Ask & Ye Shall Receive: SFMOMA Now Sends Art Via Text

Artwork: Screenshot of a text from the SFMOMA Send Me tool.

The San Francisco Museum of Modern Art is home to nearly 35,000 works—but only 5% of their vast holdings can be put on view due to spatial constraints. To see the museum’s full collection you’d need to walk the equivalent of 121.3 miles—a feat too extraordinary for even the most dedicated art lover and too costly to construct for any institution.

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In an effort to share their riches with public, they have created Send Me SFMOMA, a text messaging service that allows you to submit requests using words of emojis. To access the service, just text 572-51, type “send me,” and then follow it up with whatever you might like. You can request all sorts of goodies from diamonds to chocolates, Abstract to Pop Art, Richard Misrach to Frida Kahlo—or you can simply drop in a rainbow, flames, or a wave emoji, and see what happens next.


The results may surprise you, as they run the gamut from literal to figurative, offering for a wide array of interpretations—just as the best art should. They can be informative, as a request for sculpture resulted in Robert Rauschenberg’s Sketch for Monogram, 1959 or metaphorical as an inquiry for diamonds resulted in Alfred Jensen’s Expulsion from Eden.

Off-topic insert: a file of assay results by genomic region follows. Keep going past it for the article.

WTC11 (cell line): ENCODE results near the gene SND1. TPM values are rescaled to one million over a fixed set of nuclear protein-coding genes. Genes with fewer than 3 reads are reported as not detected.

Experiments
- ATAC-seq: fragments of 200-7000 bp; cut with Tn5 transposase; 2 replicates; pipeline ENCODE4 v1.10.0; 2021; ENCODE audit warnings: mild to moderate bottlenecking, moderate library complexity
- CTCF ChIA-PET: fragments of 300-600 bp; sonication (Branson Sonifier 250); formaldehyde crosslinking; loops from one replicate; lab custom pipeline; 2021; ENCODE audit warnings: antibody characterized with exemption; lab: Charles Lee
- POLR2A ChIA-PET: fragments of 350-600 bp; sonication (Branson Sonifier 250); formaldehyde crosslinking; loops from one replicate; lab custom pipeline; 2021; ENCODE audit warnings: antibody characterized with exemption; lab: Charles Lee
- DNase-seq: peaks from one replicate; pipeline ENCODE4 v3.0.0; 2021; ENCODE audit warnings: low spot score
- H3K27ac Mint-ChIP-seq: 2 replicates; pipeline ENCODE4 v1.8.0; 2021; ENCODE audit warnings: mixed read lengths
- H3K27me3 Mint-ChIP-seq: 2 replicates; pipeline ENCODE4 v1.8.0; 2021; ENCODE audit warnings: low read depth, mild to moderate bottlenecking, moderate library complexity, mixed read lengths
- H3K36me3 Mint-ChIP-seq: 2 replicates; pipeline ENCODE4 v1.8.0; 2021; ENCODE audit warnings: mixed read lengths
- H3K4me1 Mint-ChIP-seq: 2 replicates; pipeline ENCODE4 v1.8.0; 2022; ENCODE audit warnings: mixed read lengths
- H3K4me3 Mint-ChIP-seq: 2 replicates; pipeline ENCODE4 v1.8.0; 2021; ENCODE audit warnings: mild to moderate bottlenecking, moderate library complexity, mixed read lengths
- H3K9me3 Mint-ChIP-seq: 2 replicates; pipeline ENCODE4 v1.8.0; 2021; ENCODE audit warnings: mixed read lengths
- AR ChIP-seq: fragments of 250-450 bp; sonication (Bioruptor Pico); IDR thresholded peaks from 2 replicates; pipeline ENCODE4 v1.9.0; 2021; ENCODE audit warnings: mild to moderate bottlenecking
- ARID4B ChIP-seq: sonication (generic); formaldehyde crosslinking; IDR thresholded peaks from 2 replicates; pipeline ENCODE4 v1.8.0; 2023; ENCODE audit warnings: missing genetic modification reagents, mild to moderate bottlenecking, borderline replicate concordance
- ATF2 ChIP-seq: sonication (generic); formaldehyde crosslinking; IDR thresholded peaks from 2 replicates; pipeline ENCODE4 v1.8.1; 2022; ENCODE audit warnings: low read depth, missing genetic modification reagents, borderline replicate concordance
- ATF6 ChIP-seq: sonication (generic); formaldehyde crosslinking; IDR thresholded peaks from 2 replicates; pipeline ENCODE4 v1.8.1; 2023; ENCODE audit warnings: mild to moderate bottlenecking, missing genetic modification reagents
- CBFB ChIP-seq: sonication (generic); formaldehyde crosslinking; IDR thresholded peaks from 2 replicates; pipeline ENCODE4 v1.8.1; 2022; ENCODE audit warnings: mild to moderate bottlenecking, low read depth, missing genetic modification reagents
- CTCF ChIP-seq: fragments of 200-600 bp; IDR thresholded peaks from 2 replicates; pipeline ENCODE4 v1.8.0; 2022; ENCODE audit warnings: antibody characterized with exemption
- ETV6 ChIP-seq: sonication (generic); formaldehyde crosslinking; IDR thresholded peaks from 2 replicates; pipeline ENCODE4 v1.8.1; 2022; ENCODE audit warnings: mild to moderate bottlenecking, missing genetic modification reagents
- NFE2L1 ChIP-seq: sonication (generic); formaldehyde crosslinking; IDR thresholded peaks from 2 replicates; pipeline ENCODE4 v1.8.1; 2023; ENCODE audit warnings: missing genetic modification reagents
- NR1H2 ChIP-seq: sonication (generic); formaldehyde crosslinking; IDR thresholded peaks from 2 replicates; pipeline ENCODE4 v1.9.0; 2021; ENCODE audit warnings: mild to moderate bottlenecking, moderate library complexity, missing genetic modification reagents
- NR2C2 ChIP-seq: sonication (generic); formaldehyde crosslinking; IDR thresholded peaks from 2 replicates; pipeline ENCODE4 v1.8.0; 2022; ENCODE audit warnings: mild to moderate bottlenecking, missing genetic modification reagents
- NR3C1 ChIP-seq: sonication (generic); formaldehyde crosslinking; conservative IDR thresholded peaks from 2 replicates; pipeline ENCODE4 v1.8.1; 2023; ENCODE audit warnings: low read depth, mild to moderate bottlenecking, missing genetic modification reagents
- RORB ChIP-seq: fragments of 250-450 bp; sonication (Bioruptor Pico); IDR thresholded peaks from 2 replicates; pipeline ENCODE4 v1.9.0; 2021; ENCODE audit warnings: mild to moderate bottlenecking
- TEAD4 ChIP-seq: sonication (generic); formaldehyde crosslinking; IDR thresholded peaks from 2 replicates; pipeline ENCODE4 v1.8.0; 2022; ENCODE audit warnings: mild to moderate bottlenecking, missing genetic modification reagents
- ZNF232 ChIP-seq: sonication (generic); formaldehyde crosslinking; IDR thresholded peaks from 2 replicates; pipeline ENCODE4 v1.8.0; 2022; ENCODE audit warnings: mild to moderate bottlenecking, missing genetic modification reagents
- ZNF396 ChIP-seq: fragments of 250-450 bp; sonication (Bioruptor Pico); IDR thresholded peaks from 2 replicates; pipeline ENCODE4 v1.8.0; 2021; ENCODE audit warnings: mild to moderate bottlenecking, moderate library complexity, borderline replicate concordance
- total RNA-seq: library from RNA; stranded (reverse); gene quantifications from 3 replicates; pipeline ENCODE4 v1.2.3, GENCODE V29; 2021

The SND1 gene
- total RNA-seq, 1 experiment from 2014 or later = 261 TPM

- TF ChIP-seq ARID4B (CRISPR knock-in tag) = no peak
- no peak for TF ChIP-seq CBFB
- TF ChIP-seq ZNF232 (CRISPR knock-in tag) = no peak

SFMOMA’s creative technologist Jay Mollica explains in a blog post, “Studies have shown that the average museum visitor spends approximately seven seconds in front of any artwork.” Indeed, the act of going to a museum can sometimes be daunting as the compulsion to “see everything” in order to “get your money’s worth” finds people touring the halls as though they were browsing at a department store.

Although some works are naturally arresting, the fact is we can’t always fully perceive the work at first glance, and in a swipe this, scroll that culture, we’re becoming increasingly conditioned to disregard anything that doesn’t make us outright gasp.

“In a world oversaturated with information, we asked ourselves: how can we generate personal connections between a diverse cross section of people and the artworks in our collection?” Mollica asks. The Send Me tool is one answer, and a popular one at that.

During its beta run, Send Me SFMOMA received 12,000 text requests in just four days, generating more than 3,000 responses (not all requests will work). Recognizing the desire for instant gratification, as well as playing with the element of surprise, Send Me SFOMA is a fun little addiction that piques your curiosity while honing the ability to communicate your heart’s desire.


Miss Rosen is a journalist covering art, photography, culture, and books. Her byline has appeared in L’Uomo Vogue, Vogue Online, The Undefeated, Dazed Digital, Aperture Online, and Feature Shoot. Follow her on Twitter @Miss_Rosen.